Research of the Week
A new clinical entity emerges from the depths of a double-blind placebo-controlled trial: non-celiac wheat sensitivity.
Athletes who have to cross five or more time zones to compete are two to three times more likely to get sick. You mean engaging in intensely stressful physical exertion after throwing your circadian rhythms out of whack… isn’t good for you? I bet the same thing applies to frequent travelers flying halfway across the world for intense business meetings.
Interesting Blog Posts
Since the Ancestral Health Symposium was in full swing this weekend, there wasn’t much going on in blogland. But you can always follow the #AHS12 hashtag road back on Twitter to see what highlights you were missing.
Chilaquiles are a traditional breakfast made from last night’s feast. Leftover salsa and stale tortillas are heated up with a few eggs and any other leftovers you want to throw in the pan. Basically, it’s a scramble but one with spicy, fresh, lively flavor.
Luckily, stale tortillas don’t make or break the dish. Chilaquiles are plenty delicious with just eggs, homemade salsa, jalapenos and cilantro. If you like, slice up some homemade Primal tortillas and serve them on the side. You can also add meat, sour cream, cheese, green onions, avocado and any other ingredients you might usually put in a taco or burrito. Those who love traditional chilaquiles, however, will skip all that and just stick with a big plate of soft scrambled eggs drowning in sauce.
It’s Friday, everyone! And that means another Primal Blueprint Real Life Story from a Mark’s Daily Apple reader. If you have your own success story and would like to share it with me and the Mark’s Daily Apple community please contact me here. I’ll continue to publish these each Friday as long as they keep coming in. Thank you for reading!
Amidst all of the holiday parties near the end of 2010, my BMI tipped from normal to overweight. Concerned that at age 52 my luck might be close to running out in evading the type 2 diabetes, high blood pressure, high cholesterol and heart disease that run in my family, I decided that it was time to lose weight. I’ve never had a major weight issue, but 20+ years of treatment for endometriosis, the onset of menopause, and 20+ years of living the suburban, increasingly sedentary life with an obese spouse had finally caught up with me. I set a realistic goal of losing 20 lbs by April of 2011.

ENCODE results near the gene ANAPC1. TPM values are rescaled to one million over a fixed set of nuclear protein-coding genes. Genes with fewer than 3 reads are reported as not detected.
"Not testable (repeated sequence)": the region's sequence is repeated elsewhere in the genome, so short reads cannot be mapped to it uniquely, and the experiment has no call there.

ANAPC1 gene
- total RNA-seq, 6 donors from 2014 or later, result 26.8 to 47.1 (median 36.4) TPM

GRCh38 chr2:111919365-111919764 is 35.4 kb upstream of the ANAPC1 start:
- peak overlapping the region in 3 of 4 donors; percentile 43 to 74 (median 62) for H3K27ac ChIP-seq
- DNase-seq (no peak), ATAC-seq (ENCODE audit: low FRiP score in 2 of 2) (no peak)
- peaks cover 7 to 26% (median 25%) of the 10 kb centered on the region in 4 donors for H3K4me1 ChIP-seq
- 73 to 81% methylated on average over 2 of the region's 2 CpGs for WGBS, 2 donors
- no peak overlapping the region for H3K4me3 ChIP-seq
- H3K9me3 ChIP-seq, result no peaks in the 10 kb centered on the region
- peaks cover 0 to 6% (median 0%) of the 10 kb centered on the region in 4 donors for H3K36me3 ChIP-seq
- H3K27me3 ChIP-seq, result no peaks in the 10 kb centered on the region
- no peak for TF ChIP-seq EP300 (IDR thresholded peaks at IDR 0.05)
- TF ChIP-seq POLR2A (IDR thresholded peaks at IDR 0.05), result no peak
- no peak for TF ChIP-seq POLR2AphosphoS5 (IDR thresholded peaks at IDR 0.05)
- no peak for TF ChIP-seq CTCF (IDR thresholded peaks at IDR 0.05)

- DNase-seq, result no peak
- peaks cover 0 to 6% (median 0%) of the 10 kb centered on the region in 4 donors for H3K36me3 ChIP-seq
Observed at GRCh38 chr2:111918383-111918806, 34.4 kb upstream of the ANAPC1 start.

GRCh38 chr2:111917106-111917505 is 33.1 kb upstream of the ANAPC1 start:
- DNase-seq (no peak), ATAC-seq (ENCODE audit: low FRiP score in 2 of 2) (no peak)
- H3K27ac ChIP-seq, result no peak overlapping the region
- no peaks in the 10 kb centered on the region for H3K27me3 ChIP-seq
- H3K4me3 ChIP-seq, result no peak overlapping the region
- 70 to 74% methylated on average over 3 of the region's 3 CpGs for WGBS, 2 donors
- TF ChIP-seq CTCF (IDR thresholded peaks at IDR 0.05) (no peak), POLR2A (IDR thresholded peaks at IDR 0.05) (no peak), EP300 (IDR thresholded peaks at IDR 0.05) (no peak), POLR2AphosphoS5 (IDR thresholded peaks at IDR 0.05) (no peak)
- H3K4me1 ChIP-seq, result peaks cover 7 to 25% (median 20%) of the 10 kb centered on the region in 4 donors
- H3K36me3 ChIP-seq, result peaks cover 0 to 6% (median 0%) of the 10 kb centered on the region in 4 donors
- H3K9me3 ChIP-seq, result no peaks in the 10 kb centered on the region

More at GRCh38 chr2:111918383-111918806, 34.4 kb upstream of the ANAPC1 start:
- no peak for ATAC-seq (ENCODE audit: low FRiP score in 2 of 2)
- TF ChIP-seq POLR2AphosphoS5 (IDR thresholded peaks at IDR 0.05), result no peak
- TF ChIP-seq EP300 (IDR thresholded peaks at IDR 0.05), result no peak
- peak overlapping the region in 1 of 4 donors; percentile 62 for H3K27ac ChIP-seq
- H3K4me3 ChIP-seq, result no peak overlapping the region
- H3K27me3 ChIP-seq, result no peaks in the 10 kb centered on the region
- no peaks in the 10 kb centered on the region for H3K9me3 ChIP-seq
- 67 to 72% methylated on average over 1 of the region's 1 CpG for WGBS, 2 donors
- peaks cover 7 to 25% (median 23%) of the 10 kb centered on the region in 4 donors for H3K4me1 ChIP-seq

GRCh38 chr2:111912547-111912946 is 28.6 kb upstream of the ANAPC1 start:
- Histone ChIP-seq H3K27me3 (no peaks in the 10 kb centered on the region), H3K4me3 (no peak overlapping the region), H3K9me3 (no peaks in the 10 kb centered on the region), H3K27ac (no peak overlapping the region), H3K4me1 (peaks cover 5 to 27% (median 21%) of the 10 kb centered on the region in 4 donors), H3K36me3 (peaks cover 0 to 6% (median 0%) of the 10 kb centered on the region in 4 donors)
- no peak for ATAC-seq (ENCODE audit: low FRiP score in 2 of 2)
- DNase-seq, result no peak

This is a guest post from Jonathan Bailor of The Smarter Science of Slim and JonathanBailor.com.
“Eccentric training has been shown to produce greater muscle hypertrophy than concentric training as a result of greater ability for maximal force generating capacity during eccentric contractions.” – J.P. Farthing, University of Saskatchewan
In a guest post a few weeks ago, I mentioned that I’d be back to talk more about research supporting the Primal principle of “lifting heavy things.” Let’s do it.
As we round out the last few weeks of summer, I’ve been thinking about all the potential left in the season. Although there’s admittedly less pressure to grab hold of every last warm day in my current locale, I remember savoring those final weeks of summer in Northern New England. Time was truly of the essence, and we didn’t waste a day with both fall and school on the horizon again. No matter where we live, I think summer inspires a leisure we more readily forgo in other months when routine often has greater hold of our days. In the spirit of Primal play – and last week’s Slow Living post – here are a few (dozen) ideas for savoring the upcoming weeks. Enjoy, everyone!
As I wrote last week, we can’t always trust what our bodies are telling us to do. Our bodies send us a lot of other confusing and even misleading signals – but they don’t always pertain to food. Any of our base physiological processes will manifest as messages, cravings, and desires. That’s how the body gets us to perform tasks (like eating because of hunger, drinking because of thirst, and sleeping because of drowsiness), by creating physiologically-driven desires and motivations. In theory, these motivations match up with what’s best for us in that given situation and improve our chances of survival. Our bodies mean well. When they tell us to do or not to do something, they’re doing their best with the available information. If you place yourself in an evolutionary novel environment, your body is going to interpret the situation as best it can. When it perceives a high stress office environment with free coffee on hand, or a world where doing nothing is a viable mode of subsistence, or the aforementioned bright lights in the dead of night, things get complicated and the signals can get a little screwy. Read on to find out how this can all play out.